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The Diamondbacks + a humidor = 38% fewer home runs

Sep 9, 2010, 1:32 PM EDT

We heard a couple of weeks ago that the Diamondbacks are looking for ways to cut down on offense in Chase Field. Among their ideas was installing a Coors Field-style humidor.  If they do that, however, they had best be careful because people who know more than I do about such things think doing so could turn the joint into the Astrodome, Part Deux.

The upshot, according to a physics professor you don’t know named Alan Nathan and a hit tracker you probably know named Greg Rybarczyk, is that humidified balls hit in the air would lose 2.5 m.p.h. off the bat, 14 feet in flight and would result in a 38% decrease in home runs. That’s some serious offensive depression.

No word if the Dbacks have looked into simply getting better pitching. 

  1. Mr. Heyward - Sep 9, 2010 at 1:44 PM

    Will someone please post something about Manny and/or Nyjer? Please? I’m getting withdrawal symptoms…

  2. imabigdog - Sep 9, 2010 at 2:01 PM

    Way to go AZ, when your team sucks the first thing you should do is work on DECREASING the offence even more. If you build the outfield walls to be 60 feet, that might cut down on the offence also.

  3. Loren - Sep 9, 2010 at 2:18 PM

    If the Diamondbacks are reasonably smart and do their homework, they should be able to set the humidor to less than the 50% humidity level used in those calculations and something close to a neutral environment. You could see some year-to-year humidity adjustments to get it right.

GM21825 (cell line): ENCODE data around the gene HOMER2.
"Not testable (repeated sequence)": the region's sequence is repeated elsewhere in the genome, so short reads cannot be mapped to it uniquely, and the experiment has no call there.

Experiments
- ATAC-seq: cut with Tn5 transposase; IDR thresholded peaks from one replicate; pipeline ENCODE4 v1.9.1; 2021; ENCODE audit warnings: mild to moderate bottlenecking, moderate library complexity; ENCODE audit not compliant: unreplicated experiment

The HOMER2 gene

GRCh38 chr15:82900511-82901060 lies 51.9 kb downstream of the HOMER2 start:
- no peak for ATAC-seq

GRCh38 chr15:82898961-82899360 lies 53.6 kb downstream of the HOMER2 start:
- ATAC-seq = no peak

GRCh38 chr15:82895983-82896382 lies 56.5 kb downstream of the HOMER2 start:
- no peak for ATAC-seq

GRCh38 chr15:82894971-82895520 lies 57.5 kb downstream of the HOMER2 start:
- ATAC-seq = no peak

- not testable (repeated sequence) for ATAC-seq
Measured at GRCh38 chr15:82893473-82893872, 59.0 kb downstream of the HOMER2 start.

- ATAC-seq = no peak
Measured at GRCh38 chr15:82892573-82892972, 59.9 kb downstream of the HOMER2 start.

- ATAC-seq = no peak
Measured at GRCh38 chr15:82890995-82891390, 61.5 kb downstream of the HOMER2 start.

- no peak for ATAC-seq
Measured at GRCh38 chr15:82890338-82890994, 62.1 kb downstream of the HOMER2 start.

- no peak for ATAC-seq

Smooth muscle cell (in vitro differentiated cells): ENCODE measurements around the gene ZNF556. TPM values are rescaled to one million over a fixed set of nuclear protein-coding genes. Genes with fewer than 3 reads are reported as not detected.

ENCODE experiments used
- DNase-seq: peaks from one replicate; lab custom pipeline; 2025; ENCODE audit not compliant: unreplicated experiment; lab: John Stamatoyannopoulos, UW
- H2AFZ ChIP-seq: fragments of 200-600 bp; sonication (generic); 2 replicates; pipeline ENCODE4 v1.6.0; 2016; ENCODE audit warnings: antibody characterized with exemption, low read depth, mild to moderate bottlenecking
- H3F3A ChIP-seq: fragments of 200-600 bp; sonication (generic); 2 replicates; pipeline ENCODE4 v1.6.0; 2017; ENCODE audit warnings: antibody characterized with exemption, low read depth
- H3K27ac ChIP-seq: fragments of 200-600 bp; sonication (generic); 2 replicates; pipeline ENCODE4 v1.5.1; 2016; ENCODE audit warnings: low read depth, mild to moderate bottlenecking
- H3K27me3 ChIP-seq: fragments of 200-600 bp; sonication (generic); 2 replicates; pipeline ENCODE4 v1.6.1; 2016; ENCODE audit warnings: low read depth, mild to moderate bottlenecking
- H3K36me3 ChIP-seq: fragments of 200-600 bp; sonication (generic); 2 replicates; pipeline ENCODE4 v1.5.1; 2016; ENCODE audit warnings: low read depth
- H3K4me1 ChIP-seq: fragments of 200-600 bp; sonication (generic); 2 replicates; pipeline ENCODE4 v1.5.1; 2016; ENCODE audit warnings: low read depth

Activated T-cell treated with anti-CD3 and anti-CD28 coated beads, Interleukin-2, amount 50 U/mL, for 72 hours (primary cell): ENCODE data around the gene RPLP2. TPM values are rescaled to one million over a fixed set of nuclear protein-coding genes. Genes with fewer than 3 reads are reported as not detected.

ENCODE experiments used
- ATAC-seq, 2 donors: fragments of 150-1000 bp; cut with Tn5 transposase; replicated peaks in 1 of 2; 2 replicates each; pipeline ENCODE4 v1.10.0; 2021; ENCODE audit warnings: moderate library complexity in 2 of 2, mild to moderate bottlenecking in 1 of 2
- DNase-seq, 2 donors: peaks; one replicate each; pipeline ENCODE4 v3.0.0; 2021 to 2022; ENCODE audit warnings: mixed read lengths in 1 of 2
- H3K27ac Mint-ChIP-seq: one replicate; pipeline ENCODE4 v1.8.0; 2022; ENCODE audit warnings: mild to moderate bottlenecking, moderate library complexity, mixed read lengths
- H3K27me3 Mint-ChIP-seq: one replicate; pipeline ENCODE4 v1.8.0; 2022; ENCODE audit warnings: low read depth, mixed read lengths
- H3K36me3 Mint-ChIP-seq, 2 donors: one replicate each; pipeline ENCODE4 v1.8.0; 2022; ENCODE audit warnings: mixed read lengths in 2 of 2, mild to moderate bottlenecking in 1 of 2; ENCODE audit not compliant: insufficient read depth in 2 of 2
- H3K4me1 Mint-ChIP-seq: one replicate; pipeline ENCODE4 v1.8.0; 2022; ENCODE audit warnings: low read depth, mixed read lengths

Of course the idea of this team being reasonably smart and doing homework is certainly up for debate.

  4. Jonny5 - Sep 9, 2010 at 2:36 PM

    don’t like it at Coors, don’t like it in AZ. I think changing the game outcome through science is ridiculous when we can’t use instant replay. I say, it is what it is. Hitter friendly, means you need better pitchers. Not a humidor.

  5. BC - Sep 9, 2010 at 2:38 PM

    Manny and Nyjer are chipwiches.
    There. Feel better?

  6. Drakos - Sep 9, 2010 at 2:59 PM

    According to Rob Neyer teams aren’t allowed to adjust the humidor. It’s locked to one setting by MLB so that teams can’t change it at will.

  7. Tony A - Sep 9, 2010 at 3:15 PM

    Worst part is, it would be more fodder for the see-what-happens-when-they-can’t-take-steroids crowd…

  8. skitchx48 - Sep 10, 2010 at 4:38 AM

    Pft. They should simply have put the steroids in a humidor. They’d be 38% less effective.

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